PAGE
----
Now, notice how it ends, though, in what someone has called, utter bathos. For God loving Israel to the uttermost, while Israel gives her heart to raisin cakes. Think of it, God loves Israel unconditionally, eternally, and Israel loves raisin cakes. Isn’t it striking? God with unconditional, eternal love – for his love must be eternal; he’s eternal – he loves Israel eternally. That’s why when he sets his love upon someone, he means they are chosen, they shall be redeemed, they shall be kept forever. But Israel loves raisin cakes. The incongruity of it is outrageous. The Lord God loves Israel, but Israel like the raisin cakes.
Derek Kidner has written a helpful little book on the prophecy of Hosea. And he comments upon one of C.S. Lewis’ books. In fact, the book is really responsible for Lewis bursting upon the Christian scene in 1941. He wrote a clever little satire called Screwtape Letters which were instructions from a senior devil to a junior devil on how to snatch a new Christian from the snares of heaven.
“Screwtape,” Mr. Kidner says, “we may suppose would have hailed this as an unusually satisfying victory for his department, for a victory it would still have been even if the bait had to be the world itself, because if we gain the whole world, what have we gained? Nothing, if we have lost our own souls.” Nothing. So, and then he quotes Screwtape, “An ever increasing craving for an ever diminishing pleasure is the proper formula,” as he gives his instructions to his secondary demon, or his lower-class demon.
So, and ever increasing craving for an ever diminishing pleasure. “It’s more certain,” Screwtape tells his underling, “it’s better styled, too. To get a man’s soul and give him nothing in return, ah,” he said, “that’s what really gladdens our father’s heart.” And of course, “our father” is Satan himself. So if we can get a person’s whole heart and give him absolutely nothing, that’s what makes Satan happy. That’s what gladdens our father’s heart, so Screwtape says.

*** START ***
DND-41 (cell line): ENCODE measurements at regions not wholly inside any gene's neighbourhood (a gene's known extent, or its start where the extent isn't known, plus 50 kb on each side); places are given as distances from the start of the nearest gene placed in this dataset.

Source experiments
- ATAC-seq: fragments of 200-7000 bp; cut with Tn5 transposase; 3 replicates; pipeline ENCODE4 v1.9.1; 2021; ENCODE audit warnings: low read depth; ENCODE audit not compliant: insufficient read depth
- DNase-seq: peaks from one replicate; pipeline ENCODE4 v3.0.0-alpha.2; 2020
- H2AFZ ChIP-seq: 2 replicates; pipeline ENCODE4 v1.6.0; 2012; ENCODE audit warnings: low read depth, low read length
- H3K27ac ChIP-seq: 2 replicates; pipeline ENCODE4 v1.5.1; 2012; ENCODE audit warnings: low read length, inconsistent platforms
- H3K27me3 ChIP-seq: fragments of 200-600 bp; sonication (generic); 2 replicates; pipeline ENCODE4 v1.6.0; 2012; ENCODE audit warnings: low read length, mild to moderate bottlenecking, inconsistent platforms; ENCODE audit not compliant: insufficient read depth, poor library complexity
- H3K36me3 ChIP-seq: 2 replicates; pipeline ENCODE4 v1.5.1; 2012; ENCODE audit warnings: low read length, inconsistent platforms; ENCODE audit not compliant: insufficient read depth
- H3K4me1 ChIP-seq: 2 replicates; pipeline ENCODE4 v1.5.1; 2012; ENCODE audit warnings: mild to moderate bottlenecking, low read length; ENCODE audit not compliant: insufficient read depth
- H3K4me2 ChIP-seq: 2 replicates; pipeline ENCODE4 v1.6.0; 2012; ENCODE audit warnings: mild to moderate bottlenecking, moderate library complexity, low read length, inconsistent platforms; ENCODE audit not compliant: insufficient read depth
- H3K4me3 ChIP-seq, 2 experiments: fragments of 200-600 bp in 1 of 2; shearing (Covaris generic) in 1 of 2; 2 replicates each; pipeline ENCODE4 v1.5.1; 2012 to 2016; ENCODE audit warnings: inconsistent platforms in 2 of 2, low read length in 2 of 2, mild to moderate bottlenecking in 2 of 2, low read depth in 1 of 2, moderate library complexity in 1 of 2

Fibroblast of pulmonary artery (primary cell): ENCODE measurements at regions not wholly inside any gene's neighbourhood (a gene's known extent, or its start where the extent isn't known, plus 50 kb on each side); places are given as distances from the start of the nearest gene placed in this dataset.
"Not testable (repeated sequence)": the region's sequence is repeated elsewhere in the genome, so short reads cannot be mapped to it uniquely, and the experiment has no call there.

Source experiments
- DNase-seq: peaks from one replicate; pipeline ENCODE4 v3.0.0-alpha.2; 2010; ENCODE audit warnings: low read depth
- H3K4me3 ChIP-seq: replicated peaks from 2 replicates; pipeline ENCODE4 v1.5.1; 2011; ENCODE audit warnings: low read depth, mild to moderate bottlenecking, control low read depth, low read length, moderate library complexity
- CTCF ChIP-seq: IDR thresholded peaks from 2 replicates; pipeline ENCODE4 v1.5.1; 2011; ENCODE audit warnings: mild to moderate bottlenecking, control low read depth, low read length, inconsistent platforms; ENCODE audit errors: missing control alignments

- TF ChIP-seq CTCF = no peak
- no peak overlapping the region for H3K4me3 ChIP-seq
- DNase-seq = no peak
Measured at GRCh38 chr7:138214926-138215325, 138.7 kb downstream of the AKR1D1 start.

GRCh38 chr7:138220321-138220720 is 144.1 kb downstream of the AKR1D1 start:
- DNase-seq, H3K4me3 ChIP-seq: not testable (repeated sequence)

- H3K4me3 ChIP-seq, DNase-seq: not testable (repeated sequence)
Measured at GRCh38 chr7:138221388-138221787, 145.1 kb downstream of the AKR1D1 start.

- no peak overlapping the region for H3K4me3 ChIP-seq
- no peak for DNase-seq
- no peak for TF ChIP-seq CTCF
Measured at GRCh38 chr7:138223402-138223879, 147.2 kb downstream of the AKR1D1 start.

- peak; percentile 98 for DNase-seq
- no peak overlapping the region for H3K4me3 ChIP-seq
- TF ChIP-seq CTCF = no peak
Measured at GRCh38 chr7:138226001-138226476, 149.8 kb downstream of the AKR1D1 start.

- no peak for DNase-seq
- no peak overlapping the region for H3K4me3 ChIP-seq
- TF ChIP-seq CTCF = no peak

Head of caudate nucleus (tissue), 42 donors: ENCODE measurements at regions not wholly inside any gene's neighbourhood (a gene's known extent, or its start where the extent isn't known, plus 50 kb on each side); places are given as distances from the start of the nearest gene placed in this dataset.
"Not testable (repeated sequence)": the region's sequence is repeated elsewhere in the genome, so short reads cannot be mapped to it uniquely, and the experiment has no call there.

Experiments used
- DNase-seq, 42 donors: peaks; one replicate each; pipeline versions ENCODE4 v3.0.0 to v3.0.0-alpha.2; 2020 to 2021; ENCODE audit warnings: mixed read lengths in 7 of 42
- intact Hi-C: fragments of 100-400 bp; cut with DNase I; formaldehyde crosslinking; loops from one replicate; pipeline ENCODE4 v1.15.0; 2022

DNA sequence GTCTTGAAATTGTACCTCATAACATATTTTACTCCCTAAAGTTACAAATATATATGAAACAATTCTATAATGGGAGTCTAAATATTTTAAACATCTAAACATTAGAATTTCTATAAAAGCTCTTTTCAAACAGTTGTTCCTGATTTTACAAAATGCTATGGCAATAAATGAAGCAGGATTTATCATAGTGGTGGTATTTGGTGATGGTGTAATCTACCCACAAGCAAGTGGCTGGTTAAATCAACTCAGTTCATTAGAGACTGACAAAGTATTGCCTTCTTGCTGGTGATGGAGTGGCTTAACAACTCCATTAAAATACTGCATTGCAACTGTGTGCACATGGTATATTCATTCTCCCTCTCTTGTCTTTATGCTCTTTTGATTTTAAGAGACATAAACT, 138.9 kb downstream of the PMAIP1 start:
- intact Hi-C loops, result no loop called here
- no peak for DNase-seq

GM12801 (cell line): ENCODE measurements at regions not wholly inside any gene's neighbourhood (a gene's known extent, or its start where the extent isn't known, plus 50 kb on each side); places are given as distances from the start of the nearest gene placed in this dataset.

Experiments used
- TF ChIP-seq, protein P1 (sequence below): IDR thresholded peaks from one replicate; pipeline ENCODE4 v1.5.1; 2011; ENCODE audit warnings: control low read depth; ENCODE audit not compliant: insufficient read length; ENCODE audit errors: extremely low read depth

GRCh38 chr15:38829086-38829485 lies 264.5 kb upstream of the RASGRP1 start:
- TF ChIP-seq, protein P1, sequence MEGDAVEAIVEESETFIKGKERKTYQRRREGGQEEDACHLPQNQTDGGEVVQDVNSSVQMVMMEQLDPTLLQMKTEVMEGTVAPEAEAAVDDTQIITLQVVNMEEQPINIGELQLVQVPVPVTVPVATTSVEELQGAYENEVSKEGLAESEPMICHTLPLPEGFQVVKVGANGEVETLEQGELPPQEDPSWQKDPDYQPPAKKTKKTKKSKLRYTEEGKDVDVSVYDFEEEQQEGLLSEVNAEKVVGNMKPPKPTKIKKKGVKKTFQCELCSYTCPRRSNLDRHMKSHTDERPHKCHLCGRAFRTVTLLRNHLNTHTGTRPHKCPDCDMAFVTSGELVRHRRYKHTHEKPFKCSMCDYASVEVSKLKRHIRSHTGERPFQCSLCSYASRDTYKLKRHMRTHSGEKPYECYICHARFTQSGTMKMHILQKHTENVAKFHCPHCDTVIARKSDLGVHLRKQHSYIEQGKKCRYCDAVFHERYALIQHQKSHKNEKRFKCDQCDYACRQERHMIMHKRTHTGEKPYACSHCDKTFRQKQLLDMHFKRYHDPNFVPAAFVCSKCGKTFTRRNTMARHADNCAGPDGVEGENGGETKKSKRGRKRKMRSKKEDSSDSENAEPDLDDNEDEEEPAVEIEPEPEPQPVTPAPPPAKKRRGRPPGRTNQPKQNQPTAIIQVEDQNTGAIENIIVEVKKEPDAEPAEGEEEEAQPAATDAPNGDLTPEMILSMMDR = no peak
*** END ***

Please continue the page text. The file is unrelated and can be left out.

Now, we’re inclined to look at this, and we’re inclined to say, “Well, that couldn’t be us.” But think about it just a moment. Think about all the trivialities for which we go. Think about the frivolities in which we engage ourselves. Well, when one thinks about the things we’re involved in, the things we chase, the things we run after, ah one can see that Hosea’s words to Israel are words that are really addressed ultimately to us as well. God loves the people of God, those upon whom he has set his eternal love, and they are loving raisin cakes. So, the people of God are going after fame, money, trivialities, pleasure – shows, the theater, games, sports. All of these trivialities, all of these frivolities are taking the place of responsiveness to the Lord God. There’s hardly any one of us who could not look at our lives and find a half-a-dozen things which would classify as raisin cakes.
The Lord God has set his love upon us, given himself to us, given himself to us unconditionally, is loving us forever with the blessings of the eternal God, including heaven and all of the other things lasting throughout all eternity, and the things that occupy our hearts are the frivolities of raisin cakes. It is outrageous.